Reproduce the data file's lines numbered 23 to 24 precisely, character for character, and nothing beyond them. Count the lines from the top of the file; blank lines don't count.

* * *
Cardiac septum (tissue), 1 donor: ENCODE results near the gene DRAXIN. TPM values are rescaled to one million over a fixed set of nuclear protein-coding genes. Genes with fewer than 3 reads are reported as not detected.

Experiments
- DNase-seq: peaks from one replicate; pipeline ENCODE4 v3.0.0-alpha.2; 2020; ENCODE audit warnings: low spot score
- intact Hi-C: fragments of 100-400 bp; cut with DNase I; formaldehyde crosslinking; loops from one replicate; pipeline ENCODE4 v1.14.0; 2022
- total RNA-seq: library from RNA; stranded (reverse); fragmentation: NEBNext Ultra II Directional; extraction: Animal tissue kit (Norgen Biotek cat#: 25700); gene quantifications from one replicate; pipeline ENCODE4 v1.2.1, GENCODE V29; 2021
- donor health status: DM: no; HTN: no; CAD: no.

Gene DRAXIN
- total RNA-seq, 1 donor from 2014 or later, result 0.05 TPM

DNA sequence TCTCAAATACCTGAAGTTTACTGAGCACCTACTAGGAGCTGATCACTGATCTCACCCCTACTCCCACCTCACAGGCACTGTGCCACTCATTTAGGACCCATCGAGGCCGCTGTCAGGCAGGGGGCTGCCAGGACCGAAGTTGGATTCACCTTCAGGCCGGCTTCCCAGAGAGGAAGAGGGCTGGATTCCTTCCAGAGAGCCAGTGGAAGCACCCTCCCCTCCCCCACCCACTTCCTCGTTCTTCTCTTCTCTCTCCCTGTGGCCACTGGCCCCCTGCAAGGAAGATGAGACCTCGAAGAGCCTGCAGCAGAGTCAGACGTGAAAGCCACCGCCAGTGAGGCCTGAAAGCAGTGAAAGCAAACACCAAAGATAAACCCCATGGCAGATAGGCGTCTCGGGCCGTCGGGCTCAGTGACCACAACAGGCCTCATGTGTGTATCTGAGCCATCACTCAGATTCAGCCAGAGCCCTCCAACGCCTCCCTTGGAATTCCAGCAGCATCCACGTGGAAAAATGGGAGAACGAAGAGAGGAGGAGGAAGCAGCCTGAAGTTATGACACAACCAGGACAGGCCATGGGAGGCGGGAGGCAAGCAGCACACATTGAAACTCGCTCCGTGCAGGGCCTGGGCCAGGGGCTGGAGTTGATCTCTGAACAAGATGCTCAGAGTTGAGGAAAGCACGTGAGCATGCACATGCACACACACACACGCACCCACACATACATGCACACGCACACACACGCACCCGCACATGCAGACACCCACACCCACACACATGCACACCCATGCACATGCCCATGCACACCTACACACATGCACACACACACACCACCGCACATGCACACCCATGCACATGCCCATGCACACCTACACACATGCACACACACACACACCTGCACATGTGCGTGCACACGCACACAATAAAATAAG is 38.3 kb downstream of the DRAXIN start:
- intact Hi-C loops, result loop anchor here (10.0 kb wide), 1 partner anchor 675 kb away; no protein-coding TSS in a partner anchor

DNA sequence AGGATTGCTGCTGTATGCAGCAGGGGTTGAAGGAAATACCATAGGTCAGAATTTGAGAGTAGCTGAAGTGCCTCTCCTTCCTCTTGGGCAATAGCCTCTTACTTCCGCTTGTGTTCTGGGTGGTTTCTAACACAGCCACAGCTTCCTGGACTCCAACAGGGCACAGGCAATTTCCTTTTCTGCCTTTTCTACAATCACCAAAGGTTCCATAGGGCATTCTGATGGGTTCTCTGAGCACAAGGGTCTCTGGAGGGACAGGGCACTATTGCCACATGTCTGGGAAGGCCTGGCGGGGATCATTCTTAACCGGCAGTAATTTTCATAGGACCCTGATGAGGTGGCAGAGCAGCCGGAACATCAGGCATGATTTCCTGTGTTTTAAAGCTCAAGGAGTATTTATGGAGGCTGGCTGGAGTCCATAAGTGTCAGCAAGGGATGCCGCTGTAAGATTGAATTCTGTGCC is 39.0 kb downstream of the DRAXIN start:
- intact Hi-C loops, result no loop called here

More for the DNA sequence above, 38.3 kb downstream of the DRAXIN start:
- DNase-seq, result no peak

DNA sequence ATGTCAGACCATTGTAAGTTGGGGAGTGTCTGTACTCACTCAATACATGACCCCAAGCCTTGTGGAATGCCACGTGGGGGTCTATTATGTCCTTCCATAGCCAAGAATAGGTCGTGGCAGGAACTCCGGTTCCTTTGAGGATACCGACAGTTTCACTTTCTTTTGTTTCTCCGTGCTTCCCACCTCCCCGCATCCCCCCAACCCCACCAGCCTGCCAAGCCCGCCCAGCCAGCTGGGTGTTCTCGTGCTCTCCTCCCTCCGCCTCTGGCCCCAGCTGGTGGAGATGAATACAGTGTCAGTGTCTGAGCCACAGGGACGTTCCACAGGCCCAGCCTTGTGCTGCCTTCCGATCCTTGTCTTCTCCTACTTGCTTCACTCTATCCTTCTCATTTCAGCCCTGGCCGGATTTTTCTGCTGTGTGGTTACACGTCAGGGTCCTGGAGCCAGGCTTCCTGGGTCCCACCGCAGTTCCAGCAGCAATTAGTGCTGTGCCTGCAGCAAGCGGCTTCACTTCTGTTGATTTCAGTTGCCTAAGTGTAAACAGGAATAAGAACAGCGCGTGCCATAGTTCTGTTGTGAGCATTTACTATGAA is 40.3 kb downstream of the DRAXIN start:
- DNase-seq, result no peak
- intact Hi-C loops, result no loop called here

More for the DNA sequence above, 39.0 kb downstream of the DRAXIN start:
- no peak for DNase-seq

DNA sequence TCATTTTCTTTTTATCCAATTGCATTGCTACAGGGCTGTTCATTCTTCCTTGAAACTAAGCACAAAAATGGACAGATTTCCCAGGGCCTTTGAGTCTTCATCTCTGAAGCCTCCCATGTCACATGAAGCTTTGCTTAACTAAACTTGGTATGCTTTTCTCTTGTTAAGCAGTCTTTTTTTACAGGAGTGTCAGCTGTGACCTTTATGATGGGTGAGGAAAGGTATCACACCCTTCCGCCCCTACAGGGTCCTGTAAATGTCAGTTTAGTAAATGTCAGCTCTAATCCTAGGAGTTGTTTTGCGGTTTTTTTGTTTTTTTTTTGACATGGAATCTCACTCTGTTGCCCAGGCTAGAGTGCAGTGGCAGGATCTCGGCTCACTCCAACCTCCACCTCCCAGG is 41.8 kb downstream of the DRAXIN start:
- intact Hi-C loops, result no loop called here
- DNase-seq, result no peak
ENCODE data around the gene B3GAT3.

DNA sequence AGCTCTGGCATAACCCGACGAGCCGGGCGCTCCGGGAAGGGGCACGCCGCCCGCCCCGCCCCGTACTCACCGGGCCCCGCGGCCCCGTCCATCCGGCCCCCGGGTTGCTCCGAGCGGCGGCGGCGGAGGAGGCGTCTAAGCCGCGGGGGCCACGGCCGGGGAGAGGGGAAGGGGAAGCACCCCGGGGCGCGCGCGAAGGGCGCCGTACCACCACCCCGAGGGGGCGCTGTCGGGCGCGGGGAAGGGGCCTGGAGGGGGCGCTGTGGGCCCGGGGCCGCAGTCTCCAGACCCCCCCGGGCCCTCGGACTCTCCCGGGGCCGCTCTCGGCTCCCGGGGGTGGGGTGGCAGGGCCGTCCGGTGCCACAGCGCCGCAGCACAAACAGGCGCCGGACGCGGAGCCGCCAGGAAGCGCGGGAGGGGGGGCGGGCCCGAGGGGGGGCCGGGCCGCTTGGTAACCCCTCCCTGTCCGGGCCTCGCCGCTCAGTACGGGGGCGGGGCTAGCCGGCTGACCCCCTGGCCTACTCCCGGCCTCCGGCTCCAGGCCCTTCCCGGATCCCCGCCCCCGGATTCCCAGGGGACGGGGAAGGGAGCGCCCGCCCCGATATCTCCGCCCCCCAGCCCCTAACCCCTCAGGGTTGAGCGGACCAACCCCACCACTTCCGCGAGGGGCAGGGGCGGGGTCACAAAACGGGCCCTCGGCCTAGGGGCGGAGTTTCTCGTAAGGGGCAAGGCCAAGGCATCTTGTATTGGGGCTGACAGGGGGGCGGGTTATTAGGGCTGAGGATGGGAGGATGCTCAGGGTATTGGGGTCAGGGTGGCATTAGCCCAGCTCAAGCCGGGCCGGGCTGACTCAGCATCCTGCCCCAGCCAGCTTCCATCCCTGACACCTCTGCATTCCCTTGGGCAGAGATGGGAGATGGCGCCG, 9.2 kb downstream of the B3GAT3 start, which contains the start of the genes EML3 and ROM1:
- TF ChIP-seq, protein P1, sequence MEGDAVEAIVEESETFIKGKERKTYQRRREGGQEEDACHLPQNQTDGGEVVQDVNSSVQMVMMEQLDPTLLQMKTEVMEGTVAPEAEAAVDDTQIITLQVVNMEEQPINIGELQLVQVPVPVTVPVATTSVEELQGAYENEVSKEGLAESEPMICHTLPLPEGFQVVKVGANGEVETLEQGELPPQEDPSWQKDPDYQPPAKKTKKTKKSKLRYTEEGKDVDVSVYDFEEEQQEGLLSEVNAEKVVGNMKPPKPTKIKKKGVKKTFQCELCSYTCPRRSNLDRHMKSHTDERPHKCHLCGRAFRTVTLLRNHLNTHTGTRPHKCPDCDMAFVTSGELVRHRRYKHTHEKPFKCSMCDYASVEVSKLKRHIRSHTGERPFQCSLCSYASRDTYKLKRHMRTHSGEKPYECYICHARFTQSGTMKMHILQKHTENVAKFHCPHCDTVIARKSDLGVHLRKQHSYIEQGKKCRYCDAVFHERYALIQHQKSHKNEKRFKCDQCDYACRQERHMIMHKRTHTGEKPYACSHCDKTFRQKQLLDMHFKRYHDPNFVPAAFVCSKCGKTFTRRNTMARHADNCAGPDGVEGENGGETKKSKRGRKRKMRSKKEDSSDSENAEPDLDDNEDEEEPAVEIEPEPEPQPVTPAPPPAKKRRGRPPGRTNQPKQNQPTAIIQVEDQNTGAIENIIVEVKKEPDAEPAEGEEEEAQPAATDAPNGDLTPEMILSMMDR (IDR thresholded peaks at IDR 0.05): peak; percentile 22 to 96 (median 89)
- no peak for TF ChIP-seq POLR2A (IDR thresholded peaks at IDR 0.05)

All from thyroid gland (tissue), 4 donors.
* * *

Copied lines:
ENCODE data around the gene B3GAT3.

DNA sequence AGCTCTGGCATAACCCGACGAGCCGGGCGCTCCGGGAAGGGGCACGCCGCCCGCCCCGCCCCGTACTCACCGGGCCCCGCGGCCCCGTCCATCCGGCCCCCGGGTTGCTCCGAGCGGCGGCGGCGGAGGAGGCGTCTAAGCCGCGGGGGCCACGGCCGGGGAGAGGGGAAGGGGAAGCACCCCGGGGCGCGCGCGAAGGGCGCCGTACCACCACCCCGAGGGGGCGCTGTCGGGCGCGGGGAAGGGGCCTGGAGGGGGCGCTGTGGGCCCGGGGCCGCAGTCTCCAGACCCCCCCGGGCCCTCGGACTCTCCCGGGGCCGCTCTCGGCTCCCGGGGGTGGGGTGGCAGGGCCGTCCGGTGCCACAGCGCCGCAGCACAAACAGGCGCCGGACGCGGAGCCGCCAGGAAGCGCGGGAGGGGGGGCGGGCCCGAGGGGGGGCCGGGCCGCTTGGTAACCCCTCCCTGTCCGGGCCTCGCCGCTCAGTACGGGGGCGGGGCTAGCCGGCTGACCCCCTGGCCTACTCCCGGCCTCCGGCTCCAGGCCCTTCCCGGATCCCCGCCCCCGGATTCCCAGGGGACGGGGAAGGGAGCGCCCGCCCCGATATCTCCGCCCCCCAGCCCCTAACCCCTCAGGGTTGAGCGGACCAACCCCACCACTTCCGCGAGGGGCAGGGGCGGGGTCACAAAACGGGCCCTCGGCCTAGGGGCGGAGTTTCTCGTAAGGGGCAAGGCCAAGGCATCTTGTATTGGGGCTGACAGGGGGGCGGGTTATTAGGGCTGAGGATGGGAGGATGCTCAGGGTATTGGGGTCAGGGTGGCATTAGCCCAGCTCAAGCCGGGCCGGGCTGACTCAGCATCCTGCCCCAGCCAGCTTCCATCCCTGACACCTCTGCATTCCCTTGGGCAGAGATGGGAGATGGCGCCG, 9.2 kb downstream of the B3GAT3 start, which contains the start of the genes EML3 and ROM1: